In this action for malicious prosecution, Defendants-Appellants Richard Sung Hong Wong (Richard), Mari Stone Wong (Mari), and Kathleen Wong (Kathleen) [hereinafter collectively, the Wongs] appeal from the February 4, 2005 final judgment of the Circuit Court of the First Circuit (1) in favor of Defendants-Appellees Benjamin Cayetano, Earl I. Anzai, Margery Bronster, Thomas R. Keller, Lawrence A. Goya, and Cynthia Quinn [hereinafter collectively, Cayetano Group], and Defendants-Appellees Hugh R. Jones and Dorothy R. Sellers [hereinafter collectively, Jones Group, and collectively with the Cayetano Group, Defendants]. (2)
On appeal, the Wongs assign a single point of error: that the circuit court erred in "determining that [the Wongs] did bring or should have brought their state malicious prosecution claims" in their prior federal court action. The Cayetano Group counters that: (1) the circuit court did not err in concluding that the Wongs' claims were barred by res judicata; (2) the judgment must be affirmed as against Kathleen based on the circuit court's unchallenged conclusion that she failed to state a claim upon which relief could be granted; (3) the judgment must be affirmed as against Richard and Mari based on the circuit court's unchallenged conclusion that their claims are barred by collateral estoppel; (4) the judgment must be affirmed as against Richard on the basis that he released his claims; and (5) the judgment must be affirmed in favor of Cayetano on the basis that the Wongs failed to raise a genuine issue of material fact. The Jones Group similarly counters that: (1) the circuit court did not err in concluding that the Wongs' claims were barred by res judicata; (2) the judgment must be affirmed as against Kathleen based on the circuit court's unchallenged conclusion that she failed to state a claim upon which relief could be granted; (3) the judgment must be affirmed as against Richard and Mari based on the circuit court's unchallenged conclusion that their claims are barred by collateral estoppel; (4) the judgment must be affirmed as against Richard and in favor of the Jones Group based on the circuit court's unchallenged conclusion that he released his claims against them; and (5) the judgment must be affirmed in favor of the Jones Group on the basis that the Wongs failed to raise a genuine issue of material fact.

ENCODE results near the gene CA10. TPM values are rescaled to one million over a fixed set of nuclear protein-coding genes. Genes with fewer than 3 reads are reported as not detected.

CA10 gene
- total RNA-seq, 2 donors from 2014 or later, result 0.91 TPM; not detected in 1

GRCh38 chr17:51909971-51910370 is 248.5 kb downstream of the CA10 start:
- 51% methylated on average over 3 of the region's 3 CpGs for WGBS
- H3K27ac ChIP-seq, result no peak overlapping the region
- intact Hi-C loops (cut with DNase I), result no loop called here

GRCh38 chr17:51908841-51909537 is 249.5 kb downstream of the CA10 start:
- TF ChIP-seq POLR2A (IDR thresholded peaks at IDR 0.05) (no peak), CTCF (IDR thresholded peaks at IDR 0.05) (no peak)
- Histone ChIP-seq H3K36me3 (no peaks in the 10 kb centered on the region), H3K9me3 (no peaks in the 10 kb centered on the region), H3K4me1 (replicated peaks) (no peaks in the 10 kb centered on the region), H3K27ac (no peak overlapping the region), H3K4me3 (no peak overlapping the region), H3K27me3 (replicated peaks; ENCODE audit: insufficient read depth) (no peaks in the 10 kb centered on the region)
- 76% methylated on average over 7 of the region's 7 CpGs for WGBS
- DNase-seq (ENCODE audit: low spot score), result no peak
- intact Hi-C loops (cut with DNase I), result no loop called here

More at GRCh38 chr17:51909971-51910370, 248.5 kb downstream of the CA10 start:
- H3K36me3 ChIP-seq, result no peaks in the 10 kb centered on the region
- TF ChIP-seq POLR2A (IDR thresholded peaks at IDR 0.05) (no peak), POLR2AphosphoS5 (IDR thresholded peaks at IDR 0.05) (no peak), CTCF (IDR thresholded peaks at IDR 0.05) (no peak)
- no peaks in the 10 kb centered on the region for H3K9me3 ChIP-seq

Based on the following, we affirm the circuit court's final judgment in favor of all Defendants.
Disposition of the instant action requires consideration of a federal court action filed by Richard and Mari pursuant to 42 U.S.C. § 1983 alleging federal civil rights violations, as well as consideration of various civil and criminal proceedings instituted with respect to the Estate of Bernice P. Bishop (Bishop Estate) (3) and its trustees, of whom Richard was one. Accordingly, this opinion sets forth the background of each proceeding insofar as it is relevant to the instant case. (4)
A. Civil Probate Proceeding
On September 10, 1998, then-Attorney General of the State of Hawai`i Bronster (5) filed a petition in the circuit court of the first circuit, sitting as a probate court In re Estate of Bernice P. Bishop, Deceased, First Circuit Equity No. 2048, alleging misconduct on the part of the five Bishop Estate trustees, including Richard, and seeking their surcharge and removal. Jones and Sellers were the deputy attorneys general assigned to litigate the petition. The Attorney General's office also began a criminal investigation, but established a "Chinese Wall" between the probate litigation team (including Jones and Sellers) and the team pursuing the criminal investigation (including Goya and Quinn). (6)...
~ ~ ~
Mari Stone Wong is expected to testify regarding her business, professional, political and personal relationships with Richard “Dickie” Wong, Henry Peters, Jeffrey Stone, Kamehameha Schools/Bishop Estate, Judge Kevin Chang, Mary Lou Woo, Coldwell Banker, Guido Giacometti, Nathan Aipa, Colleen Wong, Margery Bronster, Lyn Anzai, Earl Anzai, Eric Seitz, Rockne Freitas, Paul Cathcart, Larry Mehau, John Waihee, Jake’s Restaurant & Bar, American Mutual Underwriters, Sukamto Sia, Judge James Duffy, John Marshall, David C. Farmer, and other entities to be named upon discovery.
~ ~ ~
Documents, Letters, News Articles and Related Links
TO GO TO THE WOO VS. HARMON WITNESS INDEX